—Trans­lated by Christo­pher Chitty


1. This lec­ture was deliv­ered by Michel Fou­cault in 1976 at the invi­ta­tion of the Phi­los­o­phy depart­ment of the Fed­eral Uni­ver­sity of Bahia in Sal­vador, Brazil. It was orig­i­nally pub­lished in two parts, trans­lated into Por­tuguese for issue 4 of the jour­nal Bar­bárie in 1981 and issue 5 in 1982 respec­tively. The lec­ture is repro­duced in its entirety in Michel Fou­cault, Dits et écrits, vol II, eds. Daniel Defert, François Ewald and Jacques Lagange (Paris: Édi­tions Gal­li­mard, 2001), 1001-1020. All notes are the translator’s unless oth­er­wise indicated.

2Refoule­ment or repres­sion is the French trans­la­tion of Freud’s ver­drän­gung, and répres­sion is the French trans­la­tion of Unter­drück­ung tra­di­tion­ally ren­dered “sup­pres­sion” in English.

3. The Stan­dard Edi­tion of Freud uni­formly trans­lates Trieb as “instinct.”

4. See the work of Pierre Clas­tres, col­lected in Soci­ety Against the State: Essays in Polit­i­cal Anthro­pol­ogy, trans. Robert Hur­ley and Abe Stein, Zone Books, 1989 [pub­lished in French by Ed. De Minuit in 1974; note in original].

5. There is a temp­ta­tion to trans­late le droit as “the law” in Eng­lish; how­ever, to do so is to miss some­thing essen­tial about Foucault’s sub­tle argu­ment here. For Fou­cault, le droit, all claims on a right, are always indi­ca­tions of a strug­gle over power rather than evi­dence of some uni­ver­sal sub­ject of the law. He uses “right” in the sense of the com­mon Eng­lish expres­sion “might makes right.” These themes are explored in depth in Foucault’s lec­tures from this year at Col­lège de France, Soci­ety Must Be Defended: Lec­tures at the Col­lège de France, 1975-1976, Pic­a­dor: New York, 2003, 49-52; I quote the end of that dis­cus­sion in which Fou­cault defines rights dis­course: “the sub­ject who speaks in this dis­course, who says ‘I’ or ‘we,’ can­not, and is in fact not try­ing to, occupy the posi­tion of the jurist or the philoso­pher, or in other words the posi­tion of a uni­ver­sal, total­iz­ing, or neu­tral sub­ject… he is involved in the bat­tle, has adver­saries, and is work­ing toward a par­tic­u­lar vic­tory. Of course, he speaks the dis­course of right, asserts a right and demands a right. But what he is demand­ing and assert­ing is ‘his’ rights – he says: ‘We have a right.’ These are sin­gu­lar rights, and they are strongly marked by a rela­tion­ship of prop­erty, con­quest, vic­tory, or nature. It might be the right of his fam­ily or race, the right of supe­ri­or­ity or senior­ity, the right of tri­umphal inva­sions, or the right of recent or ancient occu­pa­tions. In all cases, it is a right that is both grounded in his­tory and decen­tered from a juridi­cal uni­ver­sal­ity… it is always a per­spec­ti­val dis­course. It is inter­ested in the total­ity only to the extent that it can see it in one-sided terms, dis­tort it and see it from its own point of view.”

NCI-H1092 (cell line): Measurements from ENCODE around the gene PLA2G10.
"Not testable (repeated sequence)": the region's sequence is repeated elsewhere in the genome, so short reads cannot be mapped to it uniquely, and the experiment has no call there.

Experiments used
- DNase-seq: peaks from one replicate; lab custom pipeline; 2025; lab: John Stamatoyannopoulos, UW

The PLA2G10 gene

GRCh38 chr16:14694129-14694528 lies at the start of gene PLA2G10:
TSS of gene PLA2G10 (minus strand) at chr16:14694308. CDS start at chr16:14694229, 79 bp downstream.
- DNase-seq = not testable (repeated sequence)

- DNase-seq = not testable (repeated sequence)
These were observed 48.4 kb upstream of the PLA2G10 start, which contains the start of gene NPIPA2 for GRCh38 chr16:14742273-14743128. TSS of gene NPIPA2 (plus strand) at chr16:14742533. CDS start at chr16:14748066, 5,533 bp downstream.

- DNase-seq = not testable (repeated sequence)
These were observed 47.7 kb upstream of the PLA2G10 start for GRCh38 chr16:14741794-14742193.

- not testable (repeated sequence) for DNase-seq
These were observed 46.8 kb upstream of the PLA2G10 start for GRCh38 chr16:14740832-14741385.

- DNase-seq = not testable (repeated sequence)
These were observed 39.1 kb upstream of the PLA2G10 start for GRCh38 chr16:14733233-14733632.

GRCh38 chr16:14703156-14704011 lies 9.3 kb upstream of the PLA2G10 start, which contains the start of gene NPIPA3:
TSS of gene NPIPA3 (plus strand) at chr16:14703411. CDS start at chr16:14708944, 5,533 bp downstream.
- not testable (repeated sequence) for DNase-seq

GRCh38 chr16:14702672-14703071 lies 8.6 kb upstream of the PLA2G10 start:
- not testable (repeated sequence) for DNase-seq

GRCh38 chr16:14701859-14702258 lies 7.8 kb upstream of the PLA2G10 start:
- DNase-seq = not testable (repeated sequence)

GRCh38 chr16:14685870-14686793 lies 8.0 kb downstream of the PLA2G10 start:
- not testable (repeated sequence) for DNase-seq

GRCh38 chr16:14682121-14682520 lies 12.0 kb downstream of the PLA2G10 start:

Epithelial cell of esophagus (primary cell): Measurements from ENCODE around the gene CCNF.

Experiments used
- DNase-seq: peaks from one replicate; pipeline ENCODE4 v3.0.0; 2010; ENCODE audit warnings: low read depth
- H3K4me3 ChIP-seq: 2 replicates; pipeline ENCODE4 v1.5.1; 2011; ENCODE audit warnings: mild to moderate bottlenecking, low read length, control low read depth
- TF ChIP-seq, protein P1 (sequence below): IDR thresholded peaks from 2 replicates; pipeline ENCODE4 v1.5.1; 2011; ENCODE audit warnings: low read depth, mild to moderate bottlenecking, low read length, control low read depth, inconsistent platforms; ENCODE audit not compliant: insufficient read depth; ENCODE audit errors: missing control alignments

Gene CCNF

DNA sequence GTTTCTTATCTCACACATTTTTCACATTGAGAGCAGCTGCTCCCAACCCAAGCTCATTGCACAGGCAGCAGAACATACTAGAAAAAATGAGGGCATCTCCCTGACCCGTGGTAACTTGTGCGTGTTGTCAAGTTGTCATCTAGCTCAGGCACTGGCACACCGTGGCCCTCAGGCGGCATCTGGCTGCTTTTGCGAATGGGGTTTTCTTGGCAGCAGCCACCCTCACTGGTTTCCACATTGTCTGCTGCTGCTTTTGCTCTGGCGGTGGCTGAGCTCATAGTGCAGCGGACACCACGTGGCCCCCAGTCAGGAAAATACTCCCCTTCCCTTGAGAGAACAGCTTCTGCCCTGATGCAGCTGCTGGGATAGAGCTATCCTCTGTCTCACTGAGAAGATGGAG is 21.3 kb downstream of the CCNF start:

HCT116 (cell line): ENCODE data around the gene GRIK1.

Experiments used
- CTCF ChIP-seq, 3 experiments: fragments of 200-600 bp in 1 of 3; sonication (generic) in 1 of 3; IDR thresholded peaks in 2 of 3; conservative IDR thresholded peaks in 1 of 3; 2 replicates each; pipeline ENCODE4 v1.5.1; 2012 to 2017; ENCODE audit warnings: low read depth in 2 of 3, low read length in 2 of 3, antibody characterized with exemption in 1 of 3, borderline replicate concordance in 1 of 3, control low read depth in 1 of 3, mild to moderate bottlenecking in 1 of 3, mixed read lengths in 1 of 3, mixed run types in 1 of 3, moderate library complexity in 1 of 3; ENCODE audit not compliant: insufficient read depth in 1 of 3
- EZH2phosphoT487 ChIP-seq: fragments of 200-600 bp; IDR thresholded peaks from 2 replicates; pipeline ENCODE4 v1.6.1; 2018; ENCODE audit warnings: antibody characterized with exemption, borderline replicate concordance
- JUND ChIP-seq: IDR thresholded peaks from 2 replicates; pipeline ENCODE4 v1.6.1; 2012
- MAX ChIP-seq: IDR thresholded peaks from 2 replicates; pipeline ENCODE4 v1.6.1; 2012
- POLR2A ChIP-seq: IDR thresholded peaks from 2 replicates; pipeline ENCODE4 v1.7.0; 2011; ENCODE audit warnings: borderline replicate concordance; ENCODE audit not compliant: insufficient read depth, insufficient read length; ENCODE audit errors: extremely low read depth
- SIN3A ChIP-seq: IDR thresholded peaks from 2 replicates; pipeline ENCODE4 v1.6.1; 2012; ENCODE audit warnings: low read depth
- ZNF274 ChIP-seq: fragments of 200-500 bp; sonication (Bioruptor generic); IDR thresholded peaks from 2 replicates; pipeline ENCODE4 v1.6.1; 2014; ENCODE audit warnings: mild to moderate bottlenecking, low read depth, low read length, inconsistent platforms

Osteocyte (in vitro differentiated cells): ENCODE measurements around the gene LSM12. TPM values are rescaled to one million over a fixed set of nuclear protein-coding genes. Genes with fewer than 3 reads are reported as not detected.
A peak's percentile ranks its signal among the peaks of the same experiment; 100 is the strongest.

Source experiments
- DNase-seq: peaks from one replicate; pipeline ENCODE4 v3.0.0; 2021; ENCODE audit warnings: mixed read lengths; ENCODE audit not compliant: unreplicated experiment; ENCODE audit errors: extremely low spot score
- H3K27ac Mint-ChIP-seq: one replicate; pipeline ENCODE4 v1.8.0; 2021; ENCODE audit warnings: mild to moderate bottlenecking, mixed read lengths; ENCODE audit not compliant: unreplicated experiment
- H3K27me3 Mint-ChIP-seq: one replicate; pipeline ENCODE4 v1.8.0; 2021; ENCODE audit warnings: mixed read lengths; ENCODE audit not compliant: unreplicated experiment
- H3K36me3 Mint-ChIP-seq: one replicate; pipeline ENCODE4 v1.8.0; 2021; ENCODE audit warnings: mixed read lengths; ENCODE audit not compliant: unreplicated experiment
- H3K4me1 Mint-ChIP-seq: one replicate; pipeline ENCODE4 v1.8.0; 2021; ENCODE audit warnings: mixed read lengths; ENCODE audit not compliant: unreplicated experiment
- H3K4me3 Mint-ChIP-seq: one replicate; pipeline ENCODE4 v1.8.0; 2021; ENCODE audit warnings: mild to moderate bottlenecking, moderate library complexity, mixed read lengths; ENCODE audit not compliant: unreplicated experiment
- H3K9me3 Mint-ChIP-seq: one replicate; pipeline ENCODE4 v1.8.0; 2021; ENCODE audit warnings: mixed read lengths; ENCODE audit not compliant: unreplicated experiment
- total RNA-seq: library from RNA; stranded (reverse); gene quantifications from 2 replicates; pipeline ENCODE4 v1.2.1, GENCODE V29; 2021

6. The edi­tors of Dits et écrits included a foot­note that refers to the Ger­man and French edi­tions of Karl Marx, Cap­i­tal: A Cri­tique of Polit­i­cal Econ­omy, Vol­ume II: The Process of Cir­cu­la­tion of Cap­i­tal (New York: Pen­guin, 1992). How­ever, it seems more likely that Fou­cault is invok­ing the sec­ond vol­ume of vol­ume 1 of Cap­i­tal, since the French trans­la­tion had been pub­lished in mul­ti­ple vol­umes by Édi­tions Sociales. This sec­ond vol­ume of vol­ume 1 – con­sist­ing of sec­tions 4, 5, and 6 – con­tains the mate­r­ial on man­u­fac­ture that Fou­cault refers to through­out Dis­ci­pline and Pun­ish. I would like to thank Jason Read for bring­ing this to my attention.